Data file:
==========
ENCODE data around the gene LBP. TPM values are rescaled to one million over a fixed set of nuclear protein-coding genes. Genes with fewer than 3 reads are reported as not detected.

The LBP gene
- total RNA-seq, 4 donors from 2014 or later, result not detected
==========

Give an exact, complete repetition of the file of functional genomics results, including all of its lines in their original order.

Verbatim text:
ENCODE data around the gene LBP. TPM values are rescaled to one million over a fixed set of nuclear protein-coding genes. Genes with fewer than 3 reads are reported as not detected.

The LBP gene
- total RNA-seq, 4 donors from 2014 or later, result not detected